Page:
The Heiligenberg is the palace-mountain from which the capital of Seefluss takes its name. As with many palaces, it dates back to Oiran times, though unlike the others, it is the only one to have clearly been a principally military construction. Its strategic position in the opening to the main pass across the Wachtgebirge, and the fact that it seems to be designed to withstand very long sieges while containing around fifty thousand people, seems to indicate that it was designed as a military fortress. It is the youngest of all the Oiran palaces that survive, dating to just before the Fall, which probably means it was a new design, that if successful would have meant the construction of a line of such fortresses along the Wachtgebirge. The name, Heiligenberg (Holy Mountain), comes from when Adalhard climbed to the summit of the mountain and fasted for thirty-three days before having the Dreiheim Revelation (That he should found a city at what is now Dreiheim). When the Konigtum was founded, and raids across the Wachtgebirge by peoples from what is now the Kingdom of the Plains were still frequent, the Heiligenberg was given to the Hertow of Seefluss as a base and defensive position. When Seefluss became independent, the mountain and the city that had grown up around it became the capital, which it has remained ever since.
The mountain has a single, large gate, which is flanked by two massive statues of rearing polar bears in alcoves. The doors themselves are thick, and made of metal, and swing outwards to open. There is a single, small keyhole on the outside, which has never been successfully picked, and is the only way to open the doors from the outside without destroying them. The key is traditionally kept by the head of the palace guards. Generally these doors are always open anyway, except during sieges, as it is too much trouble to be opening them and closing them all the time. There are several more, smaller doors inside the palace, the first of which is closed every night and reopened in the morning. The inside of the palace is lit by means of a system of shafts and mirrors, supplemented by torches and fireplaces (In the 1800s N.A. these were replaced first with gas lighting, then with electric). Most of the palace is either dormitory style accommodation or large storage areas, though the higher areas contain a huge meeting room, some apartment style housing (Now occupied by the king), and an old Oiran temple which has been converted to a temple of the Three. These upper sections are highly decorated, with winter scenes and polar bears being the most common recurring themes. The meeting room, a circular area with a large tiered pit with seating at its centre, has its walls lined by twelve standing stone polar bears. Because of these and the bears on the gate, the polar bear is the national animal of Seefluss, and is featured on the royal and national coats of arms. The meeting room (Adelkreis), which seats around three hundred people, served for a long time as the meeting place for the nobility to speak with the king, and agree on laws. It eventually evolved to become the seat of the national parliament, which is unicameral.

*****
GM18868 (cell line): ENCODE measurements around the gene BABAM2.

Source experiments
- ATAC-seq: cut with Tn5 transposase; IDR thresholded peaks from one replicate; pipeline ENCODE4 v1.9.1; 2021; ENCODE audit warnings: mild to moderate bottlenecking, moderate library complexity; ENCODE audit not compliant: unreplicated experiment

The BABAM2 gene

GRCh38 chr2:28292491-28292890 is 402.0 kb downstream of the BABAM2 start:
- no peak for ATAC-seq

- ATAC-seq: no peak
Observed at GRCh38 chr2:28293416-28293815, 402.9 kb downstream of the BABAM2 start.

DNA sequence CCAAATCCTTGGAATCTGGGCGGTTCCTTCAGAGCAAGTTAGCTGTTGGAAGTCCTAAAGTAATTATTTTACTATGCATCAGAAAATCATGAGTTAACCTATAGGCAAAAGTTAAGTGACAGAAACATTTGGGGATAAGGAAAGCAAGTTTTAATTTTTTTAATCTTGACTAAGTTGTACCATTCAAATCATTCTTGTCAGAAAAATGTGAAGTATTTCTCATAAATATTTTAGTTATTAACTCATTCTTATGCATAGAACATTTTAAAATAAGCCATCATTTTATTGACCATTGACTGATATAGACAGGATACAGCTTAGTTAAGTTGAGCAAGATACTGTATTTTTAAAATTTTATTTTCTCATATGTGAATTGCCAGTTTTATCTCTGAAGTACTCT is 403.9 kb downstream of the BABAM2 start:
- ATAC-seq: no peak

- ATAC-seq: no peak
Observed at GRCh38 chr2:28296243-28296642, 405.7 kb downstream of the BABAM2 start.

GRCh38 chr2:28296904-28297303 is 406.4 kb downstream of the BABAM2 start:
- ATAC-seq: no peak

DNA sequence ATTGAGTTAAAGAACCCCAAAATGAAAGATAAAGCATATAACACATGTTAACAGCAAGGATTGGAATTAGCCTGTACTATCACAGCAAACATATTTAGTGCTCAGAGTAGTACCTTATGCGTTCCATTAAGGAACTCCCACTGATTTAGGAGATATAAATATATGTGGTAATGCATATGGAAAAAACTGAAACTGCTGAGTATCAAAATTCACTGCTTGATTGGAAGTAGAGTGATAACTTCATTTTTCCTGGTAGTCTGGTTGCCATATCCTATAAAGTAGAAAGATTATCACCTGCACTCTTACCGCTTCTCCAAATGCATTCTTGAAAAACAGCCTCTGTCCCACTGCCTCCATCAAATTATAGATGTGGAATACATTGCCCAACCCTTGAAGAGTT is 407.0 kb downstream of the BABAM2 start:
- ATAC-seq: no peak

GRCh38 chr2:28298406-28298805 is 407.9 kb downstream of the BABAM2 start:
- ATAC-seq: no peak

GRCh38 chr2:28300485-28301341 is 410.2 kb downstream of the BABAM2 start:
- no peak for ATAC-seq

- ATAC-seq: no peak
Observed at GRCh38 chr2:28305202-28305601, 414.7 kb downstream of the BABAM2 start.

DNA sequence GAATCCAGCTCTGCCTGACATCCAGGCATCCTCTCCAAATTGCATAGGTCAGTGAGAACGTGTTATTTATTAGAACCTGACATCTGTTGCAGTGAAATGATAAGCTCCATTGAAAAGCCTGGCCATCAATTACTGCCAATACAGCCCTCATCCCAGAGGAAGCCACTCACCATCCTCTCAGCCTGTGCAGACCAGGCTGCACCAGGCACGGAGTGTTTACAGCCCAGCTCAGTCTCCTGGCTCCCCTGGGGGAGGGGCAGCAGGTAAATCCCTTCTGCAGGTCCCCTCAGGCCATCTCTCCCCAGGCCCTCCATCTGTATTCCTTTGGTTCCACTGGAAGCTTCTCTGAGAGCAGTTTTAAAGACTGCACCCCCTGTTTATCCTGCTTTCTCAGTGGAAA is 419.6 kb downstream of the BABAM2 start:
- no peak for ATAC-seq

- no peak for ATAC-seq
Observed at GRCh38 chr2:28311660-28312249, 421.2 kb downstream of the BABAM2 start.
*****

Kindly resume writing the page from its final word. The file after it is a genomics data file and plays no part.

The mountain is very well insulated, but is also kept warm by geothermal heating, provided by a complicated system of stone pipes, which also provide (slightly smelly) hot water to the whole palace. It is kept well stocked at all times, and on several occasions it has housed the population of the city when the city's walls have not sufficed to defend it, or during particularly hard winters or natural disasters such as floods or earthquakes. It is usually occupied by around a hundred palace guards, the royal family, their servants and members of the parliament, but when the population is inside it can get very crowded, and after the translation in the 1200s of an Oiran book in the Sporton palace library about the palace's water system and its various purposes, a law was passed saying that people living in the palace had to use the hot water to wash at least once a week, and had to clean out their dormitories regularly, among other things. This managed to cut down on a lot of the diseases that had previously run rampant whenever the population was brought inside.
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